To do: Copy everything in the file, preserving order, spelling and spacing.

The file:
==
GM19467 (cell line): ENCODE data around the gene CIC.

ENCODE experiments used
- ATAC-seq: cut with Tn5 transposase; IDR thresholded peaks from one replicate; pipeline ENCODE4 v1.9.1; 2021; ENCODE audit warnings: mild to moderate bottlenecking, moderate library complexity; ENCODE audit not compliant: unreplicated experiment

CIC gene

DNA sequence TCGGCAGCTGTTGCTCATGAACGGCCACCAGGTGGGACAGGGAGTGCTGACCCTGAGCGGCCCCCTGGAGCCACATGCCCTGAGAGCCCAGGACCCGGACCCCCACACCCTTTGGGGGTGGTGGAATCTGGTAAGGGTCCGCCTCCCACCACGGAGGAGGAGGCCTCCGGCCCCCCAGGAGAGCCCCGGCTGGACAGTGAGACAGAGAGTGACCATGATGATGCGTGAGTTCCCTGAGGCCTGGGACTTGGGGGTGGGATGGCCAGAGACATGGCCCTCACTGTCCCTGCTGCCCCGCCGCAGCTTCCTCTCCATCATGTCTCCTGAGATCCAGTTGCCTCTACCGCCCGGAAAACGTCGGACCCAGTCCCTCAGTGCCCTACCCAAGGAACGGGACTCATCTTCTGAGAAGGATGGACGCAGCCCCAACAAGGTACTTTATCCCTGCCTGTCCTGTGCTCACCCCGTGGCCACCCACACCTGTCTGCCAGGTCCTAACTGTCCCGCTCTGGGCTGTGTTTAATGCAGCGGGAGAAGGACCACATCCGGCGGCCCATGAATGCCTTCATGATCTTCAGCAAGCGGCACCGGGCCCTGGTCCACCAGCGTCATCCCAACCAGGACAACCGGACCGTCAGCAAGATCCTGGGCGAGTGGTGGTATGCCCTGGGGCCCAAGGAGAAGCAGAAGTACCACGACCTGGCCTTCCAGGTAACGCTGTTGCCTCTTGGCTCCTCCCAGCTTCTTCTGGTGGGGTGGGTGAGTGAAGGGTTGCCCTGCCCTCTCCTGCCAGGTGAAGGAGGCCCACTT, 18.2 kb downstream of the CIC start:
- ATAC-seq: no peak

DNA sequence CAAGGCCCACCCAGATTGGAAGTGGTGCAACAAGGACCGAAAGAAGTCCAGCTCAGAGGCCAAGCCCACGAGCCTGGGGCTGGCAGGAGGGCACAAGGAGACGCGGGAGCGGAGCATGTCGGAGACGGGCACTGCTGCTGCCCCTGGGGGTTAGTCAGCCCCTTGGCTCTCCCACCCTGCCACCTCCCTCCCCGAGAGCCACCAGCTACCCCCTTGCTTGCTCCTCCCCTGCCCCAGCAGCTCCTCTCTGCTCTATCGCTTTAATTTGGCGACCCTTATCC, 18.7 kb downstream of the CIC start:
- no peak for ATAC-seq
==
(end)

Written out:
GM19467 (cell line): ENCODE data around the gene CIC.

ENCODE experiments used
- ATAC-seq: cut with Tn5 transposase; IDR thresholded peaks from one replicate; pipeline ENCODE4 v1.9.1; 2021; ENCODE audit warnings: mild to moderate bottlenecking, moderate library complexity; ENCODE audit not compliant: unreplicated experiment

CIC gene

DNA sequence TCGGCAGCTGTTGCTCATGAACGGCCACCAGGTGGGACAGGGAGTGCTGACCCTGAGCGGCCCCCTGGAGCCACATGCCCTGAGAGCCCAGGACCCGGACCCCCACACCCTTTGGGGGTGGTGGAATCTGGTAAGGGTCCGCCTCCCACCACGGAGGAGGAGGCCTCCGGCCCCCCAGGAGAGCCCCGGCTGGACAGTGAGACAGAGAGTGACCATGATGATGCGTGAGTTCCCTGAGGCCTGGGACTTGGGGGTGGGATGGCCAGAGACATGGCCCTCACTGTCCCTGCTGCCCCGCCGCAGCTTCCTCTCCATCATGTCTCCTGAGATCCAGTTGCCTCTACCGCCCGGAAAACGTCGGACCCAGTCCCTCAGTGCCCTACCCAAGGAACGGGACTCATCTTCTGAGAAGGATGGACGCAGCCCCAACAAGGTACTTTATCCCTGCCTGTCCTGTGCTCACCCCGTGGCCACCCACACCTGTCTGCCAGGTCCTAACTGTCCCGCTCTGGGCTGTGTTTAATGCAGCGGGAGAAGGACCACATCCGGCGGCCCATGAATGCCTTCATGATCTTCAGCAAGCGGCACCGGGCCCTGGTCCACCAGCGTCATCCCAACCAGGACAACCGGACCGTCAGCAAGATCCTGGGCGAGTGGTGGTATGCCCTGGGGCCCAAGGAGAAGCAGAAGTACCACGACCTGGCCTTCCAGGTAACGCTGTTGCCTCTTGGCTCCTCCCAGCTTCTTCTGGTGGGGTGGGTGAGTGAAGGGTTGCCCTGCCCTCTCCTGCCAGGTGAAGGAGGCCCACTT, 18.2 kb downstream of the CIC start:
- ATAC-seq: no peak

DNA sequence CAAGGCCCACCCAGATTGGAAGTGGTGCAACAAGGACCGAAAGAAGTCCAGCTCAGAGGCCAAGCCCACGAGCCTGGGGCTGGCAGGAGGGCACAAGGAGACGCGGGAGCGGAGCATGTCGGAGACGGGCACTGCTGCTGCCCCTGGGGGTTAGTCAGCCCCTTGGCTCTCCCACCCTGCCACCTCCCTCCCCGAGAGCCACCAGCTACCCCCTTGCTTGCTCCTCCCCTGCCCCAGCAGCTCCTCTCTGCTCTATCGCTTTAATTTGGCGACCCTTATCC, 18.7 kb downstream of the CIC start:
- no peak for ATAC-seq